However, All of Us shares a more significant amount of medical data with researchers and third parties than 23andMe and Ancestry because it includes electronic health records (EHR)—a patient’s complete medical history, including treatment for alcoholism, STDs, etc. All of Us states these “researchers may be from anywhere in the world. They may work for commercial companies, like drug companies.”And if any DNA-related health issues are uncovered via testing, they must be reported when filing for disability. Those who do not disclose the findings could be found guilty of fraud.Tribes must be in control of their data to preserve privacy, for intellectual property reasons, and because of spiritual and cultural concerns, geneticist Joe Yracheta, of Indigenous P'urhepécha and Raramurí heritage in what is today Mexico, told Motherboard over the phone.
If tribes or Indigenous researchers are not in control of AmerIndigenous biological tissues and data, it gives license to non-Native researchers to seek whatever genetic resources they can find, including desecrating the bodies of deceased Indigenous ancestors for their genetic material, Yracheta said.The privacy risk concerns Yracheta, too. Medical articles assert that genetic and clinical information are the same in terms of privacy concerns, which Yracheta argues is not true for Native American communities. “Their genetic data is different from other types of data; it’s unique and easily identifiable in many ways,” Yracheta said.All of Us advises that in a data breach, there is a small likelihood that someone could access the information they have about participants, and that their information could be misused.There have also been questions about why the NIH still hasn’t acted on the working group’s recommendations, namely to obtain the free, prior and informed consent of tribal governments before initiating data collection, honor the tribal sovereignty of tribal citizens on and off the reservation, protect their rights and privacy, and share any benefits from their participation with the Native community.Abigail Echo-Hawk, a citizen of the Pawnee Nation of Oklahoma and director of the Urban Indian Health Institute, a tribal epidemiology center in Seattle and a member of the tribal working group, said All of Us owes a duty to her tribal nation—regardless of where she lives.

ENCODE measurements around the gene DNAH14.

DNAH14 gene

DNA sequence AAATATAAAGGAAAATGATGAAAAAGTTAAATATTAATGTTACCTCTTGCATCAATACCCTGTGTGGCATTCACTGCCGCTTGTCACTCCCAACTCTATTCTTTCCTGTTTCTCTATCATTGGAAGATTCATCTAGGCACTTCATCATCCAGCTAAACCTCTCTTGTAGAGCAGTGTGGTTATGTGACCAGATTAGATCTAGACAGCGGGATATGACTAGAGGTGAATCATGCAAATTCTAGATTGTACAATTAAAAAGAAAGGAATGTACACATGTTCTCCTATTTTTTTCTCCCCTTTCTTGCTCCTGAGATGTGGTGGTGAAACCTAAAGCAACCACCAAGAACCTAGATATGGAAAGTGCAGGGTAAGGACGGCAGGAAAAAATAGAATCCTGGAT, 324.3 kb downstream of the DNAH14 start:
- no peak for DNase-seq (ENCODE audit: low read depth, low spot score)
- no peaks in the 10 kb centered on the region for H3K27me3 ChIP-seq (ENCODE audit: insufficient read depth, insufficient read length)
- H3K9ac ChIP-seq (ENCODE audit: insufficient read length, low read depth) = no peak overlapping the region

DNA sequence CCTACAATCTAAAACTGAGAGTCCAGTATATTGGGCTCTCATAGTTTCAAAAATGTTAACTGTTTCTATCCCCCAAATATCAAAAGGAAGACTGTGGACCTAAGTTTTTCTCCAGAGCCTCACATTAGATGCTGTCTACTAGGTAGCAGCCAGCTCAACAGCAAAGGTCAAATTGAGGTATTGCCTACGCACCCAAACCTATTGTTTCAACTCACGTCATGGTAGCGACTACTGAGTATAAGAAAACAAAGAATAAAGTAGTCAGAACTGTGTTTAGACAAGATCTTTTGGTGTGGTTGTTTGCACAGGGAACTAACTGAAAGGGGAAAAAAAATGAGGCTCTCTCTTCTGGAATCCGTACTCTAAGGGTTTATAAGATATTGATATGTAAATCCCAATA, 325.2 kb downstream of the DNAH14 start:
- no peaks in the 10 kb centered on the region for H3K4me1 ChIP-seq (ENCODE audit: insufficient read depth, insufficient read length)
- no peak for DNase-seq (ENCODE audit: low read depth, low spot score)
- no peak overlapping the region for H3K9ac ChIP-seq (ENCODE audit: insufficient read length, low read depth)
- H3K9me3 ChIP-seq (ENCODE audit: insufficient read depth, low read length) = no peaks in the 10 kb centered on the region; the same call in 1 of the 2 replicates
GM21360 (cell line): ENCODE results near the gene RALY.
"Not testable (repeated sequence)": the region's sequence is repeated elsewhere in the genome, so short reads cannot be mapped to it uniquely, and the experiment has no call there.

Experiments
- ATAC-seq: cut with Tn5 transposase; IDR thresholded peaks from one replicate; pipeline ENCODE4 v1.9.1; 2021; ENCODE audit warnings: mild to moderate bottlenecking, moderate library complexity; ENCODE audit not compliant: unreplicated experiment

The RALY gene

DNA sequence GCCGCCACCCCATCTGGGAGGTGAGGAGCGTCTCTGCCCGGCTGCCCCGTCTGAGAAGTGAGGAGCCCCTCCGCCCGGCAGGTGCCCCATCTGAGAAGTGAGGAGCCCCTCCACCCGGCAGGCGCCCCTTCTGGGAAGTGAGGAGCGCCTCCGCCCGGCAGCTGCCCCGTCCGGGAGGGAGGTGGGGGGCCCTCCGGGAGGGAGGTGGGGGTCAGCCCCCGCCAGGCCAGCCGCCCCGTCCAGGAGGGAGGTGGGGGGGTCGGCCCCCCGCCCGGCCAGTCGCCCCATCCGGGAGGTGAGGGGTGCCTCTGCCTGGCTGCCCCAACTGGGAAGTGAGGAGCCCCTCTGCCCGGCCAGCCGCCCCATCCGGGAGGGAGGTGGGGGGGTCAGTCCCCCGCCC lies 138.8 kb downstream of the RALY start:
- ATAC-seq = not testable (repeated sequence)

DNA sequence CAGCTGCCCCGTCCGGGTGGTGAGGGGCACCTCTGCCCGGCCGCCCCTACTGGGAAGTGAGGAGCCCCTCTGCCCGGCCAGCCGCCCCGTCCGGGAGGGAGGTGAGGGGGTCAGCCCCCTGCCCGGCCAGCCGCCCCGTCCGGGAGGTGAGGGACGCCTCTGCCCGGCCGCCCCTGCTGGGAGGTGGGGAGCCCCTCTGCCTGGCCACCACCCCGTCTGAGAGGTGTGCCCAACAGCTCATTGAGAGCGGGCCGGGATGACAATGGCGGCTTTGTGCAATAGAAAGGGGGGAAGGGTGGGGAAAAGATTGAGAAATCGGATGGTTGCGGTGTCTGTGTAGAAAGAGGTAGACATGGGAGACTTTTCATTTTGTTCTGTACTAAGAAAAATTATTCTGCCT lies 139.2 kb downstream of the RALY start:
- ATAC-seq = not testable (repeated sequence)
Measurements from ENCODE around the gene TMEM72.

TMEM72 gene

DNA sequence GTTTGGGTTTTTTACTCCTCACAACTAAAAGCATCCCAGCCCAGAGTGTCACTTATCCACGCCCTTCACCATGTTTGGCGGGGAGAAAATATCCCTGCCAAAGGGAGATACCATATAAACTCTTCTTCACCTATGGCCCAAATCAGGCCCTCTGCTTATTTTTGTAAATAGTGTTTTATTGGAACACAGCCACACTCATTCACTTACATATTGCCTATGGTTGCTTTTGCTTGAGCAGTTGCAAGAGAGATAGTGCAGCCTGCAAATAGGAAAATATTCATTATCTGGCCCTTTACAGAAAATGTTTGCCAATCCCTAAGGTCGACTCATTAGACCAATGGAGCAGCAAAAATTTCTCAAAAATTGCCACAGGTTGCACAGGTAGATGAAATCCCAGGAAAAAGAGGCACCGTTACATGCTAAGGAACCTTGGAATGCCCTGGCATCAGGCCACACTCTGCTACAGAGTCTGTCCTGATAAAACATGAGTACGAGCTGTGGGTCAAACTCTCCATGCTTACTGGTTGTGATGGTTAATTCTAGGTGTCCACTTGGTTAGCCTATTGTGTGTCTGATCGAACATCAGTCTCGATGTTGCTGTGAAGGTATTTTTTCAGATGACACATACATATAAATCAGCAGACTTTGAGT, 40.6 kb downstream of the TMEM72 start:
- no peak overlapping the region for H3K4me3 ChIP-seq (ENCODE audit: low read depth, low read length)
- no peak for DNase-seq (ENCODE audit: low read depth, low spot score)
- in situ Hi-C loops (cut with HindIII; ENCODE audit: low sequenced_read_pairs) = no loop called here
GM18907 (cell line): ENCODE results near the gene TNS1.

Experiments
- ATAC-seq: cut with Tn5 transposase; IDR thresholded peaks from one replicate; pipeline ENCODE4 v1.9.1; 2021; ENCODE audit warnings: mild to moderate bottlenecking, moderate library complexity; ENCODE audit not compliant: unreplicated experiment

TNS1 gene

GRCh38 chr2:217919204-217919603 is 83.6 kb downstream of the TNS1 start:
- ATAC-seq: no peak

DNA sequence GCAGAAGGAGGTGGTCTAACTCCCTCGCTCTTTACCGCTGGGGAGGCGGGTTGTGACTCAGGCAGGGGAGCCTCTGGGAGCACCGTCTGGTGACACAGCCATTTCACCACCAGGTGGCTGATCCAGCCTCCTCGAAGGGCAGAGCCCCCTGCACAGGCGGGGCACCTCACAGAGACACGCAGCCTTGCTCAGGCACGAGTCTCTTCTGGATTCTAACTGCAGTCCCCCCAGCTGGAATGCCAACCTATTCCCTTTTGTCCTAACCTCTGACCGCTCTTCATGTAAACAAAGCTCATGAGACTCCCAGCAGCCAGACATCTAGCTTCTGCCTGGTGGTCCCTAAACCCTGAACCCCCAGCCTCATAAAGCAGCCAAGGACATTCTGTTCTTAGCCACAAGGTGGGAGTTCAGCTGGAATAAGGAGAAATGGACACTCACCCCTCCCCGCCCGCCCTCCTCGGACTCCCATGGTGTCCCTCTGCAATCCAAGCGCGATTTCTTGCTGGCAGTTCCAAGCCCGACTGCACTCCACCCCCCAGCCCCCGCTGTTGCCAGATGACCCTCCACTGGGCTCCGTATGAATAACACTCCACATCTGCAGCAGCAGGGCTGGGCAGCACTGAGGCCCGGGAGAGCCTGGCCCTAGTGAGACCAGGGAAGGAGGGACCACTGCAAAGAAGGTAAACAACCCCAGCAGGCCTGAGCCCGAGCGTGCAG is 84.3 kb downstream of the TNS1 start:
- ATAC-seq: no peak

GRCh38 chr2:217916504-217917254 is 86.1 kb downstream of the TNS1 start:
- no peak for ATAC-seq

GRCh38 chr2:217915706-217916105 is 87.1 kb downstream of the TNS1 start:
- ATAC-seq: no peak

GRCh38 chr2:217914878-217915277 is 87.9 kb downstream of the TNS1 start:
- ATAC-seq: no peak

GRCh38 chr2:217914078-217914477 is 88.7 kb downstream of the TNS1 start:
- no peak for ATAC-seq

“Say they find something in your family or tribe, a genetic resistance to some disease they can CRISPR into a rich child. Your family gets nothing”
The NIH is aware that Native Americans are wary of handing over their DNA. Historically, Natives have made very few DNA donations to geneticists’ database, largely due to a history of distrust. In 1989, for example, researchers from Arizona State University convinced the Havasupai, a tribe living deep in the Grand Canyon, that they could alleviate type 2 diabetes plaguing their community if tribal members would donate blood samples—they would search for a link between their genes and diabetes risk.